Italian

A Spiced Cherry Sorbet from the 19th Century, Adapted for This Summer

by:
July  6, 2017

As the weather warms up to a steady heatwave, gelato becomes almost a meal of its own in our household, especially when it is homemade. Strawberries and cherries have been particularly popular, soon peach and cantaloupe will find their way into our freezer too.

Like my favourite jam recipes, my favourite gelato or sorbet recipes come from an old, nineteenth century Italian cookbook, Pellegrino Artusi's Science in the Kitchen and the Art of Eating Well. The chapter on gelati—Artusi does not distinguish between gelato and sorbet, calling all frozen fruit sorbet “gelato” as well—is full of recipes that are simple and practical, a way to preserve the season, much like you would any jam or conserve. The most important rule is the same: Use good, perfectly ripe fruit.

Black cherry and cinnamon gelato Photo by Emiko Davies

There's strawberry gelato (with a squeeze of orange juice), peach gelato (where the almond-like seed hidden inside the peach pits are ground together with sugar), even chestnut gelato (with a hint of vanilla). In the gelato made from visciole, or sour cherries, the fruit is infused with a stick of cinnamon, which gives a strong background note of spicy sweetness.

Black cherry and cinnamon gelato Photo by Emiko Davies

Small and thin-skinned, sour cherries certainly live up to their name; very mature ones are as sour as lemons. Sadly, fresh sour cherries are more difficult to find than the dark, almost black cherries that are as sweet as candy. They're almost like two completely different fruits, and the latter, at the height of their season, are usually best simply popped straight into the mouth one after the other. But when you swap sweet black cherries for the sour cherries in Artusi's gelato recipe, the result seems to be a more decadent sorbet, with a more intense cinnamon flavor, perhaps because it is decidedly sweeter. You can use less sugar—just a bit, not too much, as the sugar helps the sorbet maintain its smooth consistency even while frozen—and a hint of lemon adds a welcome sharpness that the sweet cherries otherwise lack.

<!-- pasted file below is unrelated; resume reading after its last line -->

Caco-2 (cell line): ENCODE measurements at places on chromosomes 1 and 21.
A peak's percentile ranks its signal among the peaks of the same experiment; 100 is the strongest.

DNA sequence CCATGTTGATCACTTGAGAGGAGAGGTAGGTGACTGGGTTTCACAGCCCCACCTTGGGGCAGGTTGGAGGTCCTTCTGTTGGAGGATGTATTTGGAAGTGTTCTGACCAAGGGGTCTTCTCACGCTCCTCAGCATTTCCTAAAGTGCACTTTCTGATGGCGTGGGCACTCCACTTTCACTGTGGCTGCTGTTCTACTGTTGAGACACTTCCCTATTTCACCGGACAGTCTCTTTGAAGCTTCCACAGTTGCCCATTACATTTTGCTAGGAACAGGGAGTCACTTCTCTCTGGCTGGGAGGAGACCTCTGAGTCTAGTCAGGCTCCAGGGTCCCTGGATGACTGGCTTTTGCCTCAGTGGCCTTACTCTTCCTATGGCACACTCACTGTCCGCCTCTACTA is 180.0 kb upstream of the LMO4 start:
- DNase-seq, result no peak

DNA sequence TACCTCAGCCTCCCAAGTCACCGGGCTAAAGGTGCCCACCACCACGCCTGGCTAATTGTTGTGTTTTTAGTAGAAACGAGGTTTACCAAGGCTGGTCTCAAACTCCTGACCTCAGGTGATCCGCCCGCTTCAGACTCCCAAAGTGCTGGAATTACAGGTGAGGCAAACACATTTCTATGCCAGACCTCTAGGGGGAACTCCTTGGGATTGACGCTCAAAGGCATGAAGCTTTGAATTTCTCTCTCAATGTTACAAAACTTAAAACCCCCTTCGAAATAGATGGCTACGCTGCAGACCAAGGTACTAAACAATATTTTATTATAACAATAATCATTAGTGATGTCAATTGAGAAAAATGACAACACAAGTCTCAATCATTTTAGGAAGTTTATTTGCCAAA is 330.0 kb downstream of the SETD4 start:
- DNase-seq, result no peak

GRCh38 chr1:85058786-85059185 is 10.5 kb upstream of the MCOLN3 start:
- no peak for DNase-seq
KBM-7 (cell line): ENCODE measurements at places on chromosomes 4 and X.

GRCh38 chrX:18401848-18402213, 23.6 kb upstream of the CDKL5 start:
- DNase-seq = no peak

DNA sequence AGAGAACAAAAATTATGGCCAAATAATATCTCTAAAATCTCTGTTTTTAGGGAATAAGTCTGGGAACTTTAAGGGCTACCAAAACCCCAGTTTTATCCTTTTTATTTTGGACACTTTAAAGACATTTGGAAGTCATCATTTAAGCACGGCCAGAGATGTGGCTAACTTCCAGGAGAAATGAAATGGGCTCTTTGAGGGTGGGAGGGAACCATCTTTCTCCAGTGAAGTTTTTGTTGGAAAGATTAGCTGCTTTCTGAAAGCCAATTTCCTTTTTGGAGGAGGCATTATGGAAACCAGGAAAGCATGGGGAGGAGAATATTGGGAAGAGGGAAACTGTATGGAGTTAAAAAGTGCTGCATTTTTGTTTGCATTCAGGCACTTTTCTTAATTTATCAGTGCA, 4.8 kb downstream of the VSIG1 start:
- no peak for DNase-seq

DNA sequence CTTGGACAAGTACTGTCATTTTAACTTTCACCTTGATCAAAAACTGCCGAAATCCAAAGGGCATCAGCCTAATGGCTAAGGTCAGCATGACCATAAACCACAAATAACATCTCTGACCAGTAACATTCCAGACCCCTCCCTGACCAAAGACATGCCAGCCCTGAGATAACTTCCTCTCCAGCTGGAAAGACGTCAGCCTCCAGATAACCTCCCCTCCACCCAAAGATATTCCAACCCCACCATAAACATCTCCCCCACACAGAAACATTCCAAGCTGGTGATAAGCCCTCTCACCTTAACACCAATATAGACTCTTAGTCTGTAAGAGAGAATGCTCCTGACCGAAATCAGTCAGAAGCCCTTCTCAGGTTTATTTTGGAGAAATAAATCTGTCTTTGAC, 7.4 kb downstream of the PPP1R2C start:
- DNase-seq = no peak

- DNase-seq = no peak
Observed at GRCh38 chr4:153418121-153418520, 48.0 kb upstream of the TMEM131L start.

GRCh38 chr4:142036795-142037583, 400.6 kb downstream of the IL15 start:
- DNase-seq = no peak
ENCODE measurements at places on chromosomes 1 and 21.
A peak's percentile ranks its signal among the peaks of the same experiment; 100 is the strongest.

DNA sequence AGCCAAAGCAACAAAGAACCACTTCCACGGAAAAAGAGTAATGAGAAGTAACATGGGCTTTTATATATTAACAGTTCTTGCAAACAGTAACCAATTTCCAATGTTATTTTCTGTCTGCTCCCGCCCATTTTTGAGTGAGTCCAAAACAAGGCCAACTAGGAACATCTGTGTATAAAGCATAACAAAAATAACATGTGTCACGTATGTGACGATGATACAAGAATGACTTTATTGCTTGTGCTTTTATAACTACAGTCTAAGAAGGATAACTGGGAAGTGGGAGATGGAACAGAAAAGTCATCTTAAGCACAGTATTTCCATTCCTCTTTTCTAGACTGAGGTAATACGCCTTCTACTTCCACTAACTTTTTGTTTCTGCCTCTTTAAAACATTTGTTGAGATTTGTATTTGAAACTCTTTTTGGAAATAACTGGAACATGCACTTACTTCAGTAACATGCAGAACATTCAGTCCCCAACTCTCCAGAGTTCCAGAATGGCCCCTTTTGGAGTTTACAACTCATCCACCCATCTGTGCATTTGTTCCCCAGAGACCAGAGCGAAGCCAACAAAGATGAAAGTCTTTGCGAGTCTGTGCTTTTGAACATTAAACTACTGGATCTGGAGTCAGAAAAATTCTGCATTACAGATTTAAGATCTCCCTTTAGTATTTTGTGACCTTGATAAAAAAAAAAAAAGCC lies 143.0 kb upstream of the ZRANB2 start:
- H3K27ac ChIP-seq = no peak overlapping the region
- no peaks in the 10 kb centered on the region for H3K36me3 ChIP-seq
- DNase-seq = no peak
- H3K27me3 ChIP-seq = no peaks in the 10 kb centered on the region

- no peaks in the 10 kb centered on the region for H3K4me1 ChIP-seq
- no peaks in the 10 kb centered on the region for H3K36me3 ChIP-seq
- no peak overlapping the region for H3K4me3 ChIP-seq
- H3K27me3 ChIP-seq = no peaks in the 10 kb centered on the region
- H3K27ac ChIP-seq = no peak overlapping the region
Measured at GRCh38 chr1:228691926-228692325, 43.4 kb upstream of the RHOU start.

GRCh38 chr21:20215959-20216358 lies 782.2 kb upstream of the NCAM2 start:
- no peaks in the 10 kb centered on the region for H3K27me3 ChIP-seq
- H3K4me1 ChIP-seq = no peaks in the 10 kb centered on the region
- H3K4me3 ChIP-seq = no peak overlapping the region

Photo by Emiko Davies

I once served it to Tessa Kiros, whose cookbooks are peppered with wonderful, feminine, and unexpected pairings like passionfruit and chocolate or coffee and cassia, and she immediately suggested a drizzle of fresh cream over the top. It swirled through the melting gelato, subtly changing, rounding out and softening the intense, jewel-coloured gelato, all for the better. I highly recommend trying it.

2 Comments

Lis July 6, 2017
If I do have access to sour cherries, should I change anything? I'm personally not a fan of what happens to sweet cherries when you cook them, and my freezer is full of sour cherries after picking 25lbs last weekend.
 
Author Comment
Emiko July 7, 2017
Yes and actually this is written in the headnote of the recipe if you click through to see the recipe -- you will need all of the sugar rather than "to taste". It's fantastic with the sour cherries!